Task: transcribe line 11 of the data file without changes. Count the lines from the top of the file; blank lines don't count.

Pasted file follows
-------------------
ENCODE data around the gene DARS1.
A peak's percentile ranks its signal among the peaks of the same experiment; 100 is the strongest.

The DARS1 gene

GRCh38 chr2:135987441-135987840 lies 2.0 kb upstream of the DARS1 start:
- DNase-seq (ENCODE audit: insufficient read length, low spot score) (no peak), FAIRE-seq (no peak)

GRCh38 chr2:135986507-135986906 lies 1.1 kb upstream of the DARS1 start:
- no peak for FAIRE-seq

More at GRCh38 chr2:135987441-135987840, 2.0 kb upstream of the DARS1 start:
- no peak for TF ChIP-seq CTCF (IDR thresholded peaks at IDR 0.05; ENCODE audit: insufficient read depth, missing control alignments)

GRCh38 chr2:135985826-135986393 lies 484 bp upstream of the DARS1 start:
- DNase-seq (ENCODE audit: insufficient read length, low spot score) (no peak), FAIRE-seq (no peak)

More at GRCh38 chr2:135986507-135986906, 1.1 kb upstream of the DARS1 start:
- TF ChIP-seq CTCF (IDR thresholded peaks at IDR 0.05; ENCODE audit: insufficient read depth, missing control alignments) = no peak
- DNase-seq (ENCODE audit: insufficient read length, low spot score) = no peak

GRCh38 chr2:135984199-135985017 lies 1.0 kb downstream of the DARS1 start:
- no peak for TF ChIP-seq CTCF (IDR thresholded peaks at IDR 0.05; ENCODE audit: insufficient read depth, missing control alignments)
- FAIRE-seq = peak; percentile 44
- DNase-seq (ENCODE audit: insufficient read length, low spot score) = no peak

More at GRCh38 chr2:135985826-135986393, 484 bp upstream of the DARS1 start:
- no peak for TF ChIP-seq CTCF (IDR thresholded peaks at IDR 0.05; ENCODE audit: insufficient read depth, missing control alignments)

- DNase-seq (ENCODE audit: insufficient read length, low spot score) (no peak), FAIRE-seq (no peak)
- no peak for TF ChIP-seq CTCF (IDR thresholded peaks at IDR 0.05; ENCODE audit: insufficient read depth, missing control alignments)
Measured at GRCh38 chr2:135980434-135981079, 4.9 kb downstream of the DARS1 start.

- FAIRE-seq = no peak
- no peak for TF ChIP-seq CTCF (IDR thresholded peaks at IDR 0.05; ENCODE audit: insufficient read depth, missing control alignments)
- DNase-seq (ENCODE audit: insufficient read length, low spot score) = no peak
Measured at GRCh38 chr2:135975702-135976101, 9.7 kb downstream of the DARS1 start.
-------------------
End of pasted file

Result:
- DNase-seq (ENCODE audit: insufficient read length, low spot score) (no peak), FAIRE-seq (no peak)